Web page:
Aside from serving Texas Tech, it is essential for me to give back to the Lubbock community. Each Thursday for three hours I mentor East Lubbock students who participate in the Bridge of Lubbock Program. I assist them with understanding homework assignments, answer college questions, and provide a role model for them to look up to. On selected Fridays of the month, I also mentor students at Dunbar Junior High through the Mentor Tech Service Organization. Due to my schedule this semester, I was forced to leave my students and find another method for giving back to the community.
Have you participated in research?
I have been fortunate enough to partake in undergraduate research. I worked with Dr. Autumn Shafer in the College of Media and Communication. The basic premise of the research was centered on the hit MTV series "16 and Pregnant." (I know, pretty awesome.) Approximately one half of the 6.4 million pregnancies in 2001 were unplanned. These numbers don't seem to account for the statistical data, which reports nearly 70 percent of younger teens (ages 12-14) said that high school-age teens should not engage in sexual activities. The media has been a large factor in what many people refer to as the "glamorization of teen pregnancy." MTV's show "16 and Pregnant" gives accounts of what "real pregnancy is like." We examined specific characteristics that helped determine the correlation between different characters and how they influenced teens. With assistance from "16 and Pregnant," we evaluated four episodes and determined where variation in factors such as character emotions, maturity level, and parenting capacity play a role in an audience's perception of a character. Through defined characteristics present in the codebook, it enabled for a more unified set of results and ease of coding on the code form. These results showed that specific characters had the ability to deter teens from the idea having a child or, in turn, glamorize the process. Due to how much I learned and how much fun I had with Dr. Shafer, I decided enroll in independent study so I can work with her on another research project.
What advice would you give to other students who would like to be a Student of Integrated Scholarship? Students of Integrated Scholarship balance academics with additional activities, such as research, internships, service learning, and study abroad.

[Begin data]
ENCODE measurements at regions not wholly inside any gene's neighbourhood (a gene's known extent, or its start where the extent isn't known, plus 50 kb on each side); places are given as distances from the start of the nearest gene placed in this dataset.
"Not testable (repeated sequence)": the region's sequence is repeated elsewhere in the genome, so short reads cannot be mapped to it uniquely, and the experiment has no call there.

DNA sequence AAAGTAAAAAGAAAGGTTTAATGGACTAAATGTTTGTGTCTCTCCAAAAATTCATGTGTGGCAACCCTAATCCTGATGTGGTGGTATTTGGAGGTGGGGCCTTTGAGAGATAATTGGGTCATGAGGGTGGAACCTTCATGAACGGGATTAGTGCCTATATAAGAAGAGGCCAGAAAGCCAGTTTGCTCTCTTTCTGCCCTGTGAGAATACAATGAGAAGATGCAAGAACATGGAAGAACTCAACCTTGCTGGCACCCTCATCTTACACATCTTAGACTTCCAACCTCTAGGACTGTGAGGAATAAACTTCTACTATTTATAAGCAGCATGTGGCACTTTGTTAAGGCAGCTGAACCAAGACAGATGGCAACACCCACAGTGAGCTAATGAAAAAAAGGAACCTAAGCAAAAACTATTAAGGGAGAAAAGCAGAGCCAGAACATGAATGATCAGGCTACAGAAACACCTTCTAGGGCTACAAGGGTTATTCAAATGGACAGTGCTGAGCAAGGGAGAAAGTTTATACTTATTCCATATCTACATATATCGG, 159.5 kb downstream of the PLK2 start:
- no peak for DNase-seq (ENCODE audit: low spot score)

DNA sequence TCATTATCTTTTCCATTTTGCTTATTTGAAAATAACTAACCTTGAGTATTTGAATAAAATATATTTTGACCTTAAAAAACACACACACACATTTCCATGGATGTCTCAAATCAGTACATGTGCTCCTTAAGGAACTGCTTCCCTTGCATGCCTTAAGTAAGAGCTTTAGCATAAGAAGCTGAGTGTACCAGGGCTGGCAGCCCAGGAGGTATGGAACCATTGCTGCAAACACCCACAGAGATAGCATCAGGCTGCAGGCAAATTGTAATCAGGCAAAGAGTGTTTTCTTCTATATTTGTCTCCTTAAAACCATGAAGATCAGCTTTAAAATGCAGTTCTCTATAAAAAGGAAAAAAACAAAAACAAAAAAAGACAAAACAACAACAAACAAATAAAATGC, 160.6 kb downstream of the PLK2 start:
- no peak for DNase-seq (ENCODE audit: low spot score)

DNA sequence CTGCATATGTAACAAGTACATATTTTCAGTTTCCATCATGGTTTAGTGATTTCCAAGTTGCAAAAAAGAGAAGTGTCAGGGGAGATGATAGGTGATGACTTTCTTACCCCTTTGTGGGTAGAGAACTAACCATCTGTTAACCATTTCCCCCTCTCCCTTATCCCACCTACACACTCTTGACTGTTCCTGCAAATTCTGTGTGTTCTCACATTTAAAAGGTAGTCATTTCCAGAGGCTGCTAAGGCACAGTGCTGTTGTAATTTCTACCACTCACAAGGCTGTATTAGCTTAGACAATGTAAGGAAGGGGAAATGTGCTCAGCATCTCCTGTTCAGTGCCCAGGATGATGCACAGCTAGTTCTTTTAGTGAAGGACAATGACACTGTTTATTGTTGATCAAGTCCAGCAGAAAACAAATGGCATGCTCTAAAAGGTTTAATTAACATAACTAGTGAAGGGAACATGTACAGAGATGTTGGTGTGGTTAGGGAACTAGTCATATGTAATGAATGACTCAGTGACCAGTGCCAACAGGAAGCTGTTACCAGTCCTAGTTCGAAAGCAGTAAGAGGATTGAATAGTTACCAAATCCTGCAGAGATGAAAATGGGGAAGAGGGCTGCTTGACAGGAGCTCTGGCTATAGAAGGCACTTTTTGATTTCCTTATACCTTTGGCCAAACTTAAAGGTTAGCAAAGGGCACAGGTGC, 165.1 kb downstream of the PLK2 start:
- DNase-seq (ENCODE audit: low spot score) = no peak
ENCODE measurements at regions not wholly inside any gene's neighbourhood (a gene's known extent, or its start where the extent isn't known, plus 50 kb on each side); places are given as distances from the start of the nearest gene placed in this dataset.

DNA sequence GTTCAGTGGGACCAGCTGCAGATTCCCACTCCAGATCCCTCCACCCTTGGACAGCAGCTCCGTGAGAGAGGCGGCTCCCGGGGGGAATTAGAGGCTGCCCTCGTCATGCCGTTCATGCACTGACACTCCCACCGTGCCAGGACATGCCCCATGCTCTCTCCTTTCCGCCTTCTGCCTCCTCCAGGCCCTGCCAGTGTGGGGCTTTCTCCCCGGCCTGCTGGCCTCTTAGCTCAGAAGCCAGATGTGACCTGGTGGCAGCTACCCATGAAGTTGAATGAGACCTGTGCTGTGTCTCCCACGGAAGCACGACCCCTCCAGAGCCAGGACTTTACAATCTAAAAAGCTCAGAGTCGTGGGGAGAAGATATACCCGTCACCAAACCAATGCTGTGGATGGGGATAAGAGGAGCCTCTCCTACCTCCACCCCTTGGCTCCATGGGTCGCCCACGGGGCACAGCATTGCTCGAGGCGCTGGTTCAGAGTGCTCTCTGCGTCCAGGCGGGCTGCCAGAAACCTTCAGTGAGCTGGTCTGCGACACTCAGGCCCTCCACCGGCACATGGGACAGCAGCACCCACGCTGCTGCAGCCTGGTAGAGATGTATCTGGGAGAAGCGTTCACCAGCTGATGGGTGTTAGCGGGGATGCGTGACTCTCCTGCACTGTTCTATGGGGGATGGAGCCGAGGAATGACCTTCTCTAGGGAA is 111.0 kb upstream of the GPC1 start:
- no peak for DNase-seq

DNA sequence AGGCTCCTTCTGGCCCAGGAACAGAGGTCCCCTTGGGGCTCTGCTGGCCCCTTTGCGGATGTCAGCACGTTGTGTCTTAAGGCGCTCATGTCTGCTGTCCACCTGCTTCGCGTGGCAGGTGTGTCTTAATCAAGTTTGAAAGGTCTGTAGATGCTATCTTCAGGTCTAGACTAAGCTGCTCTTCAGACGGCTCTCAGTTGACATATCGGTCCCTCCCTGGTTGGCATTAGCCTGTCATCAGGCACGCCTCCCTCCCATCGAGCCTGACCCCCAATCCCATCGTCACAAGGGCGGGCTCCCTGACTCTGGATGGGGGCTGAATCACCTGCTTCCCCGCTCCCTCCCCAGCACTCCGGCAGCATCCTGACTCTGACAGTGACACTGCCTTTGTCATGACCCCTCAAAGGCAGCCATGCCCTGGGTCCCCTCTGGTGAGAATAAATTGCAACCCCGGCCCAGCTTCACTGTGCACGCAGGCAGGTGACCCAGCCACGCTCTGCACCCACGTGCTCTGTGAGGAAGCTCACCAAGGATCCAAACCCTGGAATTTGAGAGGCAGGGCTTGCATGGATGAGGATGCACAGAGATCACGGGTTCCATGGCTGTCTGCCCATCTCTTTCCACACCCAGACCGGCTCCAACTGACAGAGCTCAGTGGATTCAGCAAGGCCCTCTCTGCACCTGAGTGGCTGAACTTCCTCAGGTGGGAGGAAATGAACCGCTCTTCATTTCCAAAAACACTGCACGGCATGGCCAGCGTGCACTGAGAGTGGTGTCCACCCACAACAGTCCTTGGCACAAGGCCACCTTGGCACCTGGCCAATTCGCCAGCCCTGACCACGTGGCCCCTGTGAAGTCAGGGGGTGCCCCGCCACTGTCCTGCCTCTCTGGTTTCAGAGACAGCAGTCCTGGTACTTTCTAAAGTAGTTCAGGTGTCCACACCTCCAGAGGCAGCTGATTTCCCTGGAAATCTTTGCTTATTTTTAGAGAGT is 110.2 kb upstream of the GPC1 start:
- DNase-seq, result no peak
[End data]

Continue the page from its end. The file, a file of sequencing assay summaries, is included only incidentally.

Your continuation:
Get a planner! I'm not kidding when I say this. In order to balance academics, internships, jobs, research, and additional activities, it is essential to have a way to keep everything balanced. I've found myself in many instances where I've been too overwhelmed and stressed with all my activities. Without my trusty planner there is no way I would have been as successful as I am in college. Also, students need to use all the resources around them, whether it is professors, mentors, or other students. No student should ever be too proud to ask for help and should always be open to all forms of advice. The most important advice is to get involved. Solely focusing on grades makes a good college student, but participation in extracurricular activates, internships, and research makes you a spectacular and well-rounded college student. I don't know about other students, but I'd rather be spectacular than good.
What are your plans after graduation?
After completing my undergraduate degrees, I will attend graduate school for technical communication. Once I acquire my master's, it's on to earning a PhD. I will pursue a career as a professional grant writer. I want to concentrate on nonprofit organizations, especially those looking to provide help to abused children, women, and veterans. I know this decision isn't going to bring me the big dollars my parents would hope for, but as long as I can bring happiness to others, I'm perfectly fine with having the bare minimum. After I've served the public for several years, I want to share my knowledge by teaching higher education. I have big goals, but my mother always tells me to dream big or not at all. My dreams are slowly becoming a reality and I am excited for what the future holds.
What experiences do you value most as a student at Texas Tech?
The extracurricular activities I've been able to participate in are experiences I value most at Texas Tech. Through President's Select, Chancellor's Ambassadors, the Lauro Cavazos and Ophelia Powell-Malone Mentoring Program (Mentor Tech), and the College of Media and Communication Dean's Council, I make the greatest contributions to Texas Tech. As a member of President's Select, I serve as an official ambassador for the university. My duties include providing accurate information to prospective students by conducting campus tours, interacting with current and potential donors at various events, and recruiting prospective athletes to our programs. I receive the most satisfaction when a prospective student comes up to me after a tour and thanks me for providing them with a newfound knowledge of student life, tradition, and everything else that makes Texas Tech a wonderful academic institution. As a Chancellor's Ambassador, I am given the opportunity to spend more time interacting with donors. This serves as my chance to express to them my reasons for choosing Texas Tech and why I push for everyone to attend our university. Unlike President's Select and Chancellor's Ambassadors, where I interact with prospective students and donors, through the Mentor Tech program I am able to interact with current Texas Tech students. I serve as one of several leaders of the Protégé Advisory Committee (PAC). As a PAC leader, I help my protégés find all the necessary resources they need in order to succeed academically and socially at Texas Tech. Finally, through Dean's Council, I am able to make positive changes for the students in the College of Media and Communication, which includes providing alternative ways to receive foreign language credit. When I'm not giving back to Tech, I love participating in intramural sports. I've been fortunate enough to win five championships through flag football and volleyball.